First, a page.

i think that the way you 'brand' yourself or the aesthetic you create is pretty important. if you look at jon gooch, he has different aliases for different genres and each alias has its own feel, character and brand. now, he is a very talented and legendary producer, but i believe that the smartest thing gooch has done is split from spor into feed me. feed me has such an iconic brand and image that wouldn't have been possible if he just started releasing the feed me tracks as spor. it's a neat way to really start to control your brand and really hone in on an image. although you might start back from the beginning, if you have even a small following on one project, it shouldn't be that hard to bring up popularity on a separate project. if you have a niche that you can fit into then that's great, but i believe that having a lot of different genres under the same name is distracting and makes it hard for you to really build up a fanbase because people will like only a couple songs out of the ton that you put out and i think people enjoy artists a lot more when they can say 'i pretty much love everything [producer] has put out'
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Re: Different Aliases

Post by tes la rok » Thu Jun 12, 2014 9:09 am

It depends on what you're after. If you're going more for Machinedrum etc style 'eclectic' sets / production you can do it all under one umbrella. I've allways though it's easier to have a different alias for different styles. Back in nineties I produced d'n'b under Dice moniker(and few others). To me it was alot easier to start from the clean canvas without any 'expectations' what I should sound like. So I created TLR project. And when I sent my first 'demos/dubs' back in 05/06 I never mentioned to any of dj's or labels my former alias or history. I kinda wanted to see what's the honest reaction to my sound is. But then you have to work a bit more bc you can't 'ride' with your former name/fame. Kinda same process again with Trusta alias. But it leaked out quite fast.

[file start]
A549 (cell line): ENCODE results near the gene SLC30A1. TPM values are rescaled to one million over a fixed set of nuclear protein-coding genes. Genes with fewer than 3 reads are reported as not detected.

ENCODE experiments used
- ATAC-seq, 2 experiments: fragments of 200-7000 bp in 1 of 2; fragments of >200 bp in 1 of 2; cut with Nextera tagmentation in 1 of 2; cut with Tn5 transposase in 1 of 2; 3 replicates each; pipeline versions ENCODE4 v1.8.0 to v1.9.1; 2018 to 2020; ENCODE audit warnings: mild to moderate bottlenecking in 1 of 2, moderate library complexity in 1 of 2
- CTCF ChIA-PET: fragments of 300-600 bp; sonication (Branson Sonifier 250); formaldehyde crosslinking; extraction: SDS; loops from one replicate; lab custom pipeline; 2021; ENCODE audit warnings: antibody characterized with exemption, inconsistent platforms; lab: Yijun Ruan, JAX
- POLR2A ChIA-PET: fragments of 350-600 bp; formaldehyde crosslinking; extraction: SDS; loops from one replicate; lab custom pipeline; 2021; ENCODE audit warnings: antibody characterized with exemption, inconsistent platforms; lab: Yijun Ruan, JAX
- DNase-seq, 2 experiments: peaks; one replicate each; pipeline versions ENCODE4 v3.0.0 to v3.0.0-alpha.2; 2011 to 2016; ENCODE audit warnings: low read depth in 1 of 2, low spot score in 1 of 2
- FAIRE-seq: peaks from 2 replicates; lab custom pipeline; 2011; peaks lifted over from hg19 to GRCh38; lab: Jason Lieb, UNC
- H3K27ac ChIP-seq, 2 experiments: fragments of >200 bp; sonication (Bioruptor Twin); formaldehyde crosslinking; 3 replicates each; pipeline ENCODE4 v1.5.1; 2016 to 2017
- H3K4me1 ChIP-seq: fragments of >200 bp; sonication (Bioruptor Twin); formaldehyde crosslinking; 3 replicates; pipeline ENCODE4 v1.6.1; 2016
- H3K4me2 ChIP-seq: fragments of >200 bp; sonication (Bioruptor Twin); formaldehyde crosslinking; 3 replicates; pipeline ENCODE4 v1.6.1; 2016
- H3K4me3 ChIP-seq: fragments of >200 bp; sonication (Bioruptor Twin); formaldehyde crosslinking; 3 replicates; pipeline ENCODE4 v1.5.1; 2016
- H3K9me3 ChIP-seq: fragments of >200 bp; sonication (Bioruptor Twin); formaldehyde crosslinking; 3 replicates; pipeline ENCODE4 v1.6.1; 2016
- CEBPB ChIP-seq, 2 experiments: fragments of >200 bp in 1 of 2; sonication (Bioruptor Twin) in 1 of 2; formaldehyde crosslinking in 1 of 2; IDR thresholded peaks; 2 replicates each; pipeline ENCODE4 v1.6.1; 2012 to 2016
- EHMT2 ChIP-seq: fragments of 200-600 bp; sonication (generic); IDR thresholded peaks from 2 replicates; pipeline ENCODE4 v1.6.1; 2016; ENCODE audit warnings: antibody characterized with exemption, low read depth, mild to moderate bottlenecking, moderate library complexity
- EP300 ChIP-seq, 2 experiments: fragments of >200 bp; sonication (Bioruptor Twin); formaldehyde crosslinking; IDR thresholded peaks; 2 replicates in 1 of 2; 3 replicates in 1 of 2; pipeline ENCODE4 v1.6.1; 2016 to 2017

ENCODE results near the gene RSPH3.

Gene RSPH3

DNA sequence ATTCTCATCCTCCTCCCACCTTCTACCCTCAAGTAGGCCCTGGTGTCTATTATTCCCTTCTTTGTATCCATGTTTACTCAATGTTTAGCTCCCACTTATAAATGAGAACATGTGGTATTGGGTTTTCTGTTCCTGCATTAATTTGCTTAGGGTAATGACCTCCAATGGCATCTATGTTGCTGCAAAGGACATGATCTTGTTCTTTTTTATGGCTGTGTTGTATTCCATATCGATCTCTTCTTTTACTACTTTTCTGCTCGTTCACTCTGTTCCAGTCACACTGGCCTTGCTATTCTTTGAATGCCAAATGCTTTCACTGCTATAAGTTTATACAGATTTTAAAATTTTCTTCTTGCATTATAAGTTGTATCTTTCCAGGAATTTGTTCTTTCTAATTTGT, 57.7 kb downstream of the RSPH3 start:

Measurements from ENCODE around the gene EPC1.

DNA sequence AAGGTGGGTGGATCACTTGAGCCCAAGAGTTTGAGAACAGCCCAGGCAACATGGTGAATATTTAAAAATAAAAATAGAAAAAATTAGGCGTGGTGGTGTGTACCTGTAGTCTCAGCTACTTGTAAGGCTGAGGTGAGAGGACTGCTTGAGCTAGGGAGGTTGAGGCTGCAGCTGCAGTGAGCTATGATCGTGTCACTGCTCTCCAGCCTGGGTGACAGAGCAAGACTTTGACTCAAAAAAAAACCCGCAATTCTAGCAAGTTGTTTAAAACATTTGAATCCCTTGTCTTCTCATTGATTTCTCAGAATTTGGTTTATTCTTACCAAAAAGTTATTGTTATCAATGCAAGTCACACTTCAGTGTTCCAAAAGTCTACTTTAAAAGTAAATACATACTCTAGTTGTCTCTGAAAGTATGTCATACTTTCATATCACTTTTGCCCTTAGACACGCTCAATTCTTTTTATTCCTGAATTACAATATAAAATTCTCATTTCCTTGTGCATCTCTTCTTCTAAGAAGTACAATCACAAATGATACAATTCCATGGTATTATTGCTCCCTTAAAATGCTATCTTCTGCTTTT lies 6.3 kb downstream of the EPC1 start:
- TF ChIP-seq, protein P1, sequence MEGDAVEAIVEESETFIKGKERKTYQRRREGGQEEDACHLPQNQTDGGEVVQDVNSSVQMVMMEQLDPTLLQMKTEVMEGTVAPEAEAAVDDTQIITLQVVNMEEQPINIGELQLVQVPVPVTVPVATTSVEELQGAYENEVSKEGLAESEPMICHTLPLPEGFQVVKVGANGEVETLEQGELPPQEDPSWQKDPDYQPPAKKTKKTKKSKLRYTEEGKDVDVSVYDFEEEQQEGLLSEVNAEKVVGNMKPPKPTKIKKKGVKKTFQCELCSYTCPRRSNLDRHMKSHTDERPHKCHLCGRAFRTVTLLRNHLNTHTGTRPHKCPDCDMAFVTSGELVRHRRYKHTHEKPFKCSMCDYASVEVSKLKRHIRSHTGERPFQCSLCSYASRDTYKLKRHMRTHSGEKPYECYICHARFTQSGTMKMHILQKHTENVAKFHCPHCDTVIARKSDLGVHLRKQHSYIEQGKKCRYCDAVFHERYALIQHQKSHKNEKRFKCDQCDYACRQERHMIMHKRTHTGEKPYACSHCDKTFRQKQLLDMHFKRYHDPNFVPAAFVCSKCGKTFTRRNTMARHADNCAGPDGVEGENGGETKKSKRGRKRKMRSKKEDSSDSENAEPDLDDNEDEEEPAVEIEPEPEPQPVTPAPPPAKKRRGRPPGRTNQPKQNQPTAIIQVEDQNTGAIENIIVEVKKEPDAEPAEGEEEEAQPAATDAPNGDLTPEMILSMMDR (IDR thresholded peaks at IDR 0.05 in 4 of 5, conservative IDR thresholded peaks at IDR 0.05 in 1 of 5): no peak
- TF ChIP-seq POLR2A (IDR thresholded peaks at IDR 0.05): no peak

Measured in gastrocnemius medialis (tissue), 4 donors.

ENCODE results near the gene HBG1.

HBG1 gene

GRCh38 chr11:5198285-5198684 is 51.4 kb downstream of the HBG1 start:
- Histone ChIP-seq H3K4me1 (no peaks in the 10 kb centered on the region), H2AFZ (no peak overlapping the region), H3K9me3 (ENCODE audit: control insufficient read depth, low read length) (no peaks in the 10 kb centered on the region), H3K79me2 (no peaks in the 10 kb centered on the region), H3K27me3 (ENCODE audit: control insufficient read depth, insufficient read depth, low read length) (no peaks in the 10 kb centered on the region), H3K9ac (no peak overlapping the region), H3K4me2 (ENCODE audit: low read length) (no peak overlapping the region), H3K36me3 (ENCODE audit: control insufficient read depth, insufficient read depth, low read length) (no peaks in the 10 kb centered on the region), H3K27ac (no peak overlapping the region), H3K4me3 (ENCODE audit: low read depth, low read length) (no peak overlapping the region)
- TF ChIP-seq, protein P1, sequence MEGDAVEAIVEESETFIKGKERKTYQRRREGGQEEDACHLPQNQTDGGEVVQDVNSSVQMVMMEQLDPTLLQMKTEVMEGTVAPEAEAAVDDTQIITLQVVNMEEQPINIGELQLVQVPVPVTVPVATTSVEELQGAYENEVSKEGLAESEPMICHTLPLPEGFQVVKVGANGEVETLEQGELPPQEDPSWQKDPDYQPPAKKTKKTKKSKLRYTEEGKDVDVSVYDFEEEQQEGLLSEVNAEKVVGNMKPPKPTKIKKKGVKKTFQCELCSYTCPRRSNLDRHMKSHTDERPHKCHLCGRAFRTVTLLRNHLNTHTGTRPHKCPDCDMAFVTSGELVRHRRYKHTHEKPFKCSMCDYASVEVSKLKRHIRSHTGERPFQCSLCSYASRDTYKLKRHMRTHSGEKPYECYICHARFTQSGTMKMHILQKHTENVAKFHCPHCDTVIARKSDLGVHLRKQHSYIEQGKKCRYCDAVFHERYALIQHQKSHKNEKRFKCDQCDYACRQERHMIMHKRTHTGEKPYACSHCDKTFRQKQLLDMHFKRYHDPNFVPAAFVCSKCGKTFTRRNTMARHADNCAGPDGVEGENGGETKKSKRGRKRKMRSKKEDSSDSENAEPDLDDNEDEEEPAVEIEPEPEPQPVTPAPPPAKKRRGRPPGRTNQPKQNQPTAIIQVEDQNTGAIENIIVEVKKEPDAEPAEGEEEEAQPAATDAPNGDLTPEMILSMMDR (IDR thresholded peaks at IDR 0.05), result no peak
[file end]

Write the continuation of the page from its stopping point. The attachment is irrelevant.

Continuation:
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Ascian
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Re: Different Aliases

Post by Ascian » Thu Jun 12, 2014 1:36 pm

ddnnqq wrote:i think that the way you 'brand' yourself or the aesthetic you create is pretty important. if you look at jon gooch, he has different aliases for different genres and each alias has its own feel, character and brand. now, he is a very talented and legendary producer, but i believe that the smartest thing gooch has done is split from spor into feed me. feed me has such an iconic brand and image that wouldn't have been possible if he just started releasing the feed me tracks as spor. it's a neat way to really start to control your brand and really hone in on an image. although you might start back from the beginning, if you have even a small following on one project, it shouldn't be that hard to bring up popularity on a separate project. if you have a niche that you can fit into then that's great, but i believe that having a lot of different genres under the same name is distracting and makes it hard for you to really build up a fanbase because people will like only a couple songs out of the ton that you put out and i think people enjoy artists a lot more when they can say 'i pretty much love everything [producer] has put out'
After deliberating a bit I definitely agree with you and this is the way I’m going to go I think… Just need to come up with the whole shebang now! Alias, design etc. Thanks :Q: